- Lighted candles or open flames in the residence halls are not permitted.
- Excessive amounts of combustibles, such as paper, paper products, textiles attached in the room or attached to walls or ceilings, or as room dividers, are a fire hazard and are not permitted.
- Corridor decorations and signs shall be made of nonflammable materials treated with an approved fire retardant. Trees or any branches used for seasonal decorations must be treated with an approved fire retardant and so tagged.
- Flammable liquids shall not be stored or used in any residence hall.
- The use of a non-approved cooking appliance is prohibited.
- Motor scooters, motorcycles, and other vehicles which have gas tanks cannot be stored anywhere in the residence halls at any time.
- Gasoline, kerosene, and other combustibles are fire hazards and are prohibited in the residence halls.
In all of these matters, students are responsible for the behavior of any guests and/or visitors, including students from the other Claremont Colleges, who are present in a building at their invitation, and penalties may be assessed on the hosts for violations committed by their guests and/or visitors.
Hazing can be psychologically and/or physically harmful to individuals, can damage organizations and teams, and undermines the educational mission and values of Pomona College. Hazing is strictly prohibited by Pomona College policy and California state law (Sections 32050 (245.6) and 32051 of the California Education Code and Section 48900 q of the California Penal Code). No student, College employee or volunteer, student organization, or athletic team, shall conduct or condone hazing activities. Violations of this policy will result in disciplinary action. If you have knowledge of hazing or potential hazing activities you should contact the Dean of Students Office who will investigate and take action to stop the conduct.
Any act or the creation of a situation that tends to endanger the mental or physical health or safety of a student; an act or the creation of a situation which tends to humiliate or degrade a student; or an act or creation of a situation which destroys or removes public or private property when these are part of initiation, admission into, affiliation with or continued membership in a group or organization. An act or a situation becomes hazing when an organization creates the dangerous, illegal, or humiliating situation and exposes students to it.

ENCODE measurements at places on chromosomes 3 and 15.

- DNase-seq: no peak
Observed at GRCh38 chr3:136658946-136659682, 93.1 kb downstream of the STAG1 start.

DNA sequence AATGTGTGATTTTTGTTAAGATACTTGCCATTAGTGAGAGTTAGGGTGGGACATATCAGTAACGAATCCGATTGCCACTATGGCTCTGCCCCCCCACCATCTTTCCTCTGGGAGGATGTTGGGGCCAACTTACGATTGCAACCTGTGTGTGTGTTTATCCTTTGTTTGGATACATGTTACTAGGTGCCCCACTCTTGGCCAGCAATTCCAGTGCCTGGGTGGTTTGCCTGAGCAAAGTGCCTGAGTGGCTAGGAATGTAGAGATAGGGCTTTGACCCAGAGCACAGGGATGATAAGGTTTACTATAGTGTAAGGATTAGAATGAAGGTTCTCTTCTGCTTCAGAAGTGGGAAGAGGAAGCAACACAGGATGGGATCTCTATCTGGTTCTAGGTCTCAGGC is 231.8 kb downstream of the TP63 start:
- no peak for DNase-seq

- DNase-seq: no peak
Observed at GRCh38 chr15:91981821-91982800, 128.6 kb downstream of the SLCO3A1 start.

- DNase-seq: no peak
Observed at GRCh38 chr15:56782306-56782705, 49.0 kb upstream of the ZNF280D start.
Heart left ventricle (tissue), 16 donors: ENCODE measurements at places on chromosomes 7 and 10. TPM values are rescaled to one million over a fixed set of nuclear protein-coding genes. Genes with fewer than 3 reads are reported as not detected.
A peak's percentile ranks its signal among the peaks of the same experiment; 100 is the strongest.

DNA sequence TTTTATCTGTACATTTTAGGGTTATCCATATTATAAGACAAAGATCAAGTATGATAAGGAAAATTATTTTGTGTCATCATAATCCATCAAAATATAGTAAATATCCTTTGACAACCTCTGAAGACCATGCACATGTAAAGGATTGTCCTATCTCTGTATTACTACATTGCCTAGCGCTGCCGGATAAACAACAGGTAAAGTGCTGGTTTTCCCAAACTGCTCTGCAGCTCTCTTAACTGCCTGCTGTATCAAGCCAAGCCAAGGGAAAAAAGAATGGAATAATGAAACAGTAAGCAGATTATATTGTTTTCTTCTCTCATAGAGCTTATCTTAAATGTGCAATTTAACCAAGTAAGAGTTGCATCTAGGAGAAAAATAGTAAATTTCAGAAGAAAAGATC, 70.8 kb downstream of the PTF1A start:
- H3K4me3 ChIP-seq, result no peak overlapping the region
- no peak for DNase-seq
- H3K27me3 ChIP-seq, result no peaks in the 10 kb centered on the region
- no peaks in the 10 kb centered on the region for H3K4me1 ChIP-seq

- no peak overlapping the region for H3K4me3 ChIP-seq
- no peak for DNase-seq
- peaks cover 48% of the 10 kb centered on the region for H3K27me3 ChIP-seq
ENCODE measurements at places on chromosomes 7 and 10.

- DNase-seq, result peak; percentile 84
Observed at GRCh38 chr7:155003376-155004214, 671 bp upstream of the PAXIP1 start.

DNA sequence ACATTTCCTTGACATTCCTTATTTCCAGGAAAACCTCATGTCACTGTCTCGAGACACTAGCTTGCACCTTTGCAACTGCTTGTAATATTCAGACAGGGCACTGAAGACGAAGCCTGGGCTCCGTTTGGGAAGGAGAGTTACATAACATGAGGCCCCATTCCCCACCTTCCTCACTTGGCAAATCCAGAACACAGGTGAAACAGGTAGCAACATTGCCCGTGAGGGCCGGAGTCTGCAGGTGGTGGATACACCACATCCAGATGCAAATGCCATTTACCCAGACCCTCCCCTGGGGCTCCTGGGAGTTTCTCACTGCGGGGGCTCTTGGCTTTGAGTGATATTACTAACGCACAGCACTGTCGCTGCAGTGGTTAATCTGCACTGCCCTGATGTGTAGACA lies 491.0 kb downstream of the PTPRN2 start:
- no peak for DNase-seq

A level of coercion is often involved in hazing; an individual being hazed may not feel they can opt out of participation because of peer pressure or a desire to belong or “fit in” to the group. Because of the socially coercive nature of hazing, this definition of hazing applies whether or not the participants consent to such activity or perceive the activity as “voluntary.”
Hazing does not include actions or situations that are part of officially sanctioned and supervised College activities such as athletic training and conditioning.
An individual can be responsible for violating this policy for soliciting, directing, aiding, or otherwise participating actively or passively in activities which violate this policy.
Hazing activities often involve alcohol; however, activities need not involve alcohol to violate this policy. Common examples of behaviors that can be hazing include, but are not limited to, the following:
- Shaving, tattooing, piercing or branding
- Engaging in or simulating sexual acts
- Threatening to physically restrain someone or actually restraining them
- Assigning unreasonable chores or acts of servitude
- Causing excessive exercise, sleep deprivation or excessive fatigue
- Interfering with an individual’s personal hygiene
- Requiring the wearing of specific apparel or acting in a way that is conspicuous and may cause the individual embarrassment or ridicule
- Degrading or humiliating games and activities, including paddling
- Activities that would unreasonably interfere with students’ other activities or obligations (academic, extracurricular, family, religious, etc.)
- Physical threats or abuse of any kind including throwing objects or substances at an individual Encouraging or requiring a person to consume alcohol, drugs, or foreign or unusual substances, including consumption of large quantities
- Encouraging the use of alcohol or illegal drugs
- Forcing a student into a violation of the law or College policy such as indecent exposure, theft, or trespassing
The College will use a “reasonable person” standard when evaluating such conduct and its potential effects. The determination of whether a particular activity constitutes hazing will depend on the circumstances and context in which that activity is occurring. Some key questions which are used to evaluate whether an activity is hazing include:
- Was a person or group being singled out because of their status with the group or team?
- Was there a risk of physical or psychological discomfort or harm as a result of the activity? Was the activity demeaning, abusive or dangerous?
- Was there a level of coercion and/or peer pressure involved? How easily was someone able to opt out of the activity?
- Did the current members refuse to do what the new members were asked to do?Did the activity or activities interfere with the participants’ other activities or obligations (academic, extracurricular, family, religious, etc.)?
- Was alcohol involved?
- Was there a sexual element to the activity?